Johnson Model 1941 Rifle
|Rifling||4 grooves, RH|
|Magazine Capacity||10 rounds +1 in magazine feedway|
|Muzzle Velocity||807 meters/second|
|In Service Dates||1940-1944|
|Country of Origin||United States|
The Johnson Model 1941 semi-automatic rifle was designed shortly before World War II. It was an excellent military weapon, but timing is all-important; the Johnson was submitted for testing shortly after the M1 Garand Rifle had already been approved and put into mass production.
In 1936, Marine Corps Reserve Captain Melvin Maynard Johnson—who was connected to the Cranston Arms Co. of Providence—Rhode Island, had an idea for a recoil-operated semi-automatic rifle that he had hoped to sell to the military. He was by no means alone in his hope; the U.S. Ordnance department had been looking at semi-automatic rifle designs since the end of World War I, and Johnson was but one of many contenders.
Johnson’s design had some noteworthy and very admirable features. The Johnson rifle was very accurate. It’s ten round rotary magazine could be replenished at any time even with the bolt closed, by inserting new cartridges through a hinged door on the side of the gun. The built-in magazine was less prone to damage than a removable one. An overheated or burned out barrel could be replaced in seconds by the rifleman. In addition, Johnson designed his rifle so that it could be manufactured in small machine shops, without the need for expensive tooling.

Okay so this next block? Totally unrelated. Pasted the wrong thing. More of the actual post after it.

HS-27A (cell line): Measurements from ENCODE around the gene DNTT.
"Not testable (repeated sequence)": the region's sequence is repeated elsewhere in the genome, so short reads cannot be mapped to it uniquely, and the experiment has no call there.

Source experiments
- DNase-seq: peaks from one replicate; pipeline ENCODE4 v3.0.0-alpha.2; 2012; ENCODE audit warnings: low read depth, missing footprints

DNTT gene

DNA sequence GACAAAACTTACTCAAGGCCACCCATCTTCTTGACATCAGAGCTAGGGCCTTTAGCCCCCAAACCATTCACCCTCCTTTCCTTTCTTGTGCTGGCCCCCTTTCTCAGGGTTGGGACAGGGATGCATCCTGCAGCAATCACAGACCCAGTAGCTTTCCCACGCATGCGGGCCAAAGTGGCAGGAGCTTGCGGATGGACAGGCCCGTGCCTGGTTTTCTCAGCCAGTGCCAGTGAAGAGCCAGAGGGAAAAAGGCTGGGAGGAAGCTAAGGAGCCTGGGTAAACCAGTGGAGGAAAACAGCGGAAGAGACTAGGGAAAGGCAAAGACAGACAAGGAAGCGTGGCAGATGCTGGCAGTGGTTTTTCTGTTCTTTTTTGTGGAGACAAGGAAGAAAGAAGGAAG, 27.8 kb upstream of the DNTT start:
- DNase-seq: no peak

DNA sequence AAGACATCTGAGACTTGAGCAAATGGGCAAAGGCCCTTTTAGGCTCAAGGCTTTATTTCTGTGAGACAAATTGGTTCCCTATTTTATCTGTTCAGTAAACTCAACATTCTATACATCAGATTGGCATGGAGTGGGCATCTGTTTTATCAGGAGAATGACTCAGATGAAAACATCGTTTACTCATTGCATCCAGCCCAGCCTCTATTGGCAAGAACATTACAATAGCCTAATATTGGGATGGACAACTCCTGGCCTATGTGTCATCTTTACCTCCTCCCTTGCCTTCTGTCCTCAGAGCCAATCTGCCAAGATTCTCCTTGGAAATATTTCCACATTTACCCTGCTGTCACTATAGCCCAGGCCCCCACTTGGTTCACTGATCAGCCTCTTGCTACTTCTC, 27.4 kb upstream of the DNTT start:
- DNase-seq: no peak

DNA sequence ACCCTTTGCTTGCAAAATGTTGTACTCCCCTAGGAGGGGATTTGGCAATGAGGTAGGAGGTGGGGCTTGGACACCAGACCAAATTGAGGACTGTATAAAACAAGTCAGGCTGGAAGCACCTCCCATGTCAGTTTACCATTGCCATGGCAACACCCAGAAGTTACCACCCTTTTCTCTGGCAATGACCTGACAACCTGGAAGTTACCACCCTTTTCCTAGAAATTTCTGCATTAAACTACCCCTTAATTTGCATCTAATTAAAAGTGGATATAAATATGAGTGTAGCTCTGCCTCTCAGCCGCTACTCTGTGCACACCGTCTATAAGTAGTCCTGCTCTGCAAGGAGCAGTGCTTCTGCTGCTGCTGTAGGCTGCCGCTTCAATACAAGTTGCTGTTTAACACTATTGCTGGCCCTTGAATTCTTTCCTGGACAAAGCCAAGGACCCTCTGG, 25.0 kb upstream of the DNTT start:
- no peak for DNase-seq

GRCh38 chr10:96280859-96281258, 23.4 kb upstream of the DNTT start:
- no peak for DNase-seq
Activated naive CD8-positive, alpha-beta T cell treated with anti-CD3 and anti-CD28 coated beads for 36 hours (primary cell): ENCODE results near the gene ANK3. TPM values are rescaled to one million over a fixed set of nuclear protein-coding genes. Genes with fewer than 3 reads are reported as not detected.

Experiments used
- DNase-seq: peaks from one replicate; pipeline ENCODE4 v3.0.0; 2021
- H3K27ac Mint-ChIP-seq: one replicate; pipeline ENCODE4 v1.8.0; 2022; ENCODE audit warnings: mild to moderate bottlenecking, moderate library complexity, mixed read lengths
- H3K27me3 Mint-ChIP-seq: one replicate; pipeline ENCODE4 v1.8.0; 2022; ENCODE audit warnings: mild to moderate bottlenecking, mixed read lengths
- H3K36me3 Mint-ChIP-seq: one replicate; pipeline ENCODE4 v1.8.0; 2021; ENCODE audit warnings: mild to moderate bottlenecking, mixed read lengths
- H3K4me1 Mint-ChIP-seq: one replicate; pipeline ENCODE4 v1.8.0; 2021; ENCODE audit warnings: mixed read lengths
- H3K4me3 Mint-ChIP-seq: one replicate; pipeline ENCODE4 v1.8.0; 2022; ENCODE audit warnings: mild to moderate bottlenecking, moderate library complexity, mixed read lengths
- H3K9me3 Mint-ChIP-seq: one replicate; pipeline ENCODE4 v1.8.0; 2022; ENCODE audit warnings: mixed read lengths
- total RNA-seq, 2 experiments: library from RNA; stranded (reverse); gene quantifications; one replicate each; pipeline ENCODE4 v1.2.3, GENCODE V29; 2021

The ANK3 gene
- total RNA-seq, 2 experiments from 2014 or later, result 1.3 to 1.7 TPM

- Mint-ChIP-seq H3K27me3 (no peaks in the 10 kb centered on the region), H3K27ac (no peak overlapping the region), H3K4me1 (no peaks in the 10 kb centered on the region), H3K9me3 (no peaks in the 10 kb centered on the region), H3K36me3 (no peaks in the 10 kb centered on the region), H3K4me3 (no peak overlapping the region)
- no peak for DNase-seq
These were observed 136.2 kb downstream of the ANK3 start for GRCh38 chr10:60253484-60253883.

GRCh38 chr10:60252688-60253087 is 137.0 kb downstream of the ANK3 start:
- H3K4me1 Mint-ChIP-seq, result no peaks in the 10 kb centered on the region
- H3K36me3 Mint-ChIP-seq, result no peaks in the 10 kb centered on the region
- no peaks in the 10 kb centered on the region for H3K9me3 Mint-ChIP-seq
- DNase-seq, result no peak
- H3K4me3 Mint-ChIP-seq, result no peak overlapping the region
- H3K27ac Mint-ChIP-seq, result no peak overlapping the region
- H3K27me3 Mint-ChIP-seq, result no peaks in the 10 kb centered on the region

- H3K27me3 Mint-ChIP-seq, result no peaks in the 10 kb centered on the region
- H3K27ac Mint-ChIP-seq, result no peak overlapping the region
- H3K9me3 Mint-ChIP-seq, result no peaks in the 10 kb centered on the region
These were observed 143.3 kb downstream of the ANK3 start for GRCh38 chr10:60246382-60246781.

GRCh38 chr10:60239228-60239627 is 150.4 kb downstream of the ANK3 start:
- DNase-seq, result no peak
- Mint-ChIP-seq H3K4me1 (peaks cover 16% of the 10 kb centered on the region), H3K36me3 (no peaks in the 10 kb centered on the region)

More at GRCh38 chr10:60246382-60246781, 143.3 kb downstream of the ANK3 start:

On the deficit side, the Johnson’s barrel was relatively unsupported and was unsuited for use with the bayonet. Because the Johnson rifle had not had the Garand’s advantage of long-time testing and modification, it had some definite reliability problems.
Even though the M1 Garand was the standard U.S. Army rifle, the Johnson was called into active duty in 1941. With military rifles of all sorts being in short supply, the United States Marine Corps bought several thousand Johnson rifles for their rangers and parachutists. The Dutch bought a quantity for their forces in Indonesia and the Dutch East Indies, but most of these were undelivered because the Indies had fallen by the time they were ready.
America’s first semi-automatic rifle was known, for reasons of wartime secrecy, as the Automatic Pistol, Caliber .30, Model of 1918—more commonly known as the Pederson device. It consisted of a semi-automatic pistol mechanism that fit into a specially machined M1903 Springfield Rifle or you can also learn how to install an upper receiver, and fired a special cartridge from a 40-round magazine.